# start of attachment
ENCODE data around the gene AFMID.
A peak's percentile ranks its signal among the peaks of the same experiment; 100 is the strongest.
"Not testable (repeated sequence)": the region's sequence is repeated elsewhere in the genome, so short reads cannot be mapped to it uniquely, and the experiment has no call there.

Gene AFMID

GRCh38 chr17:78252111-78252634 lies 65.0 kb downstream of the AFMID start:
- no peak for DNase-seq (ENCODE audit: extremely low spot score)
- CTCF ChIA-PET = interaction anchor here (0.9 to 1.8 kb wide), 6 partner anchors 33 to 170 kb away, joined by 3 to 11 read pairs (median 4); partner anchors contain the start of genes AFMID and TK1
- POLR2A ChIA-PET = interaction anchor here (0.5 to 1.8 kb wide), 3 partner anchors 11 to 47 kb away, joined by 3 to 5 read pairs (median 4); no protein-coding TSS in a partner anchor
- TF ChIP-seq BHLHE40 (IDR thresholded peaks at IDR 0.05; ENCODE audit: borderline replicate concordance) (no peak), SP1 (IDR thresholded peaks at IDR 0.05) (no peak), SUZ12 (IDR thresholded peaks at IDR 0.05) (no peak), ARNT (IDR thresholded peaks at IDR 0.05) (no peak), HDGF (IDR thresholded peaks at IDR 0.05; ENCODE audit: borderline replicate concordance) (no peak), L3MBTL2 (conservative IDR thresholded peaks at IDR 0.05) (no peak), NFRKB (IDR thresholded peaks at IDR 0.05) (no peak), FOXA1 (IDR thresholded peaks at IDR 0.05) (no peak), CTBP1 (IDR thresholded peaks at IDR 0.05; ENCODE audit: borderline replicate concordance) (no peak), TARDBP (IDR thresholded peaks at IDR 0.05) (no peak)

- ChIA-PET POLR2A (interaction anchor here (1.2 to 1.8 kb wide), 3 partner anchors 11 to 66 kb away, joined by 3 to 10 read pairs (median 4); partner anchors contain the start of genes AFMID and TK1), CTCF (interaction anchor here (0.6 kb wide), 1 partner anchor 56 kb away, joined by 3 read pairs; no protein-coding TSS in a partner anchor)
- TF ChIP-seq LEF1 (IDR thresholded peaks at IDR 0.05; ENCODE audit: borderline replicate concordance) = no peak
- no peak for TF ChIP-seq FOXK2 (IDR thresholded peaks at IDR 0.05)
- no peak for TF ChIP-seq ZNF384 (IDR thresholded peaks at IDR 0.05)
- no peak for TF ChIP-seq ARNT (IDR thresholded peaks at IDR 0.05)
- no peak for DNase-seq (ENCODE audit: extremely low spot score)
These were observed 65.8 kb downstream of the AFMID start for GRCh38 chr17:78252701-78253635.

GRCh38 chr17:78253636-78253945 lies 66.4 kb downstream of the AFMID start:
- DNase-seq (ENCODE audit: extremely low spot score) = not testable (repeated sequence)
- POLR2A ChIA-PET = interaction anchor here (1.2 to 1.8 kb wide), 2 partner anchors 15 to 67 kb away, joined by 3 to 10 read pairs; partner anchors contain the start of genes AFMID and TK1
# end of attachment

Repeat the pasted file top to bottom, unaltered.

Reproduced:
ENCODE data around the gene AFMID.
A peak's percentile ranks its signal among the peaks of the same experiment; 100 is the strongest.
"Not testable (repeated sequence)": the region's sequence is repeated elsewhere in the genome, so short reads cannot be mapped to it uniquely, and the experiment has no call there.

Gene AFMID

GRCh38 chr17:78252111-78252634 lies 65.0 kb downstream of the AFMID start:
- no peak for DNase-seq (ENCODE audit: extremely low spot score)
- CTCF ChIA-PET = interaction anchor here (0.9 to 1.8 kb wide), 6 partner anchors 33 to 170 kb away, joined by 3 to 11 read pairs (median 4); partner anchors contain the start of genes AFMID and TK1
- POLR2A ChIA-PET = interaction anchor here (0.5 to 1.8 kb wide), 3 partner anchors 11 to 47 kb away, joined by 3 to 5 read pairs (median 4); no protein-coding TSS in a partner anchor
- TF ChIP-seq BHLHE40 (IDR thresholded peaks at IDR 0.05; ENCODE audit: borderline replicate concordance) (no peak), SP1 (IDR thresholded peaks at IDR 0.05) (no peak), SUZ12 (IDR thresholded peaks at IDR 0.05) (no peak), ARNT (IDR thresholded peaks at IDR 0.05) (no peak), HDGF (IDR thresholded peaks at IDR 0.05; ENCODE audit: borderline replicate concordance) (no peak), L3MBTL2 (conservative IDR thresholded peaks at IDR 0.05) (no peak), NFRKB (IDR thresholded peaks at IDR 0.05) (no peak), FOXA1 (IDR thresholded peaks at IDR 0.05) (no peak), CTBP1 (IDR thresholded peaks at IDR 0.05; ENCODE audit: borderline replicate concordance) (no peak), TARDBP (IDR thresholded peaks at IDR 0.05) (no peak)

- ChIA-PET POLR2A (interaction anchor here (1.2 to 1.8 kb wide), 3 partner anchors 11 to 66 kb away, joined by 3 to 10 read pairs (median 4); partner anchors contain the start of genes AFMID and TK1), CTCF (interaction anchor here (0.6 kb wide), 1 partner anchor 56 kb away, joined by 3 read pairs; no protein-coding TSS in a partner anchor)
- TF ChIP-seq LEF1 (IDR thresholded peaks at IDR 0.05; ENCODE audit: borderline replicate concordance) = no peak
- no peak for TF ChIP-seq FOXK2 (IDR thresholded peaks at IDR 0.05)
- no peak for TF ChIP-seq ZNF384 (IDR thresholded peaks at IDR 0.05)
- no peak for TF ChIP-seq ARNT (IDR thresholded peaks at IDR 0.05)
- no peak for DNase-seq (ENCODE audit: extremely low spot score)
These were observed 65.8 kb downstream of the AFMID start for GRCh38 chr17:78252701-78253635.

GRCh38 chr17:78253636-78253945 lies 66.4 kb downstream of the AFMID start:
- DNase-seq (ENCODE audit: extremely low spot score) = not testable (repeated sequence)
- POLR2A ChIA-PET = interaction anchor here (1.2 to 1.8 kb wide), 2 partner anchors 15 to 67 kb away, joined by 3 to 10 read pairs; partner anchors contain the start of genes AFMID and TK1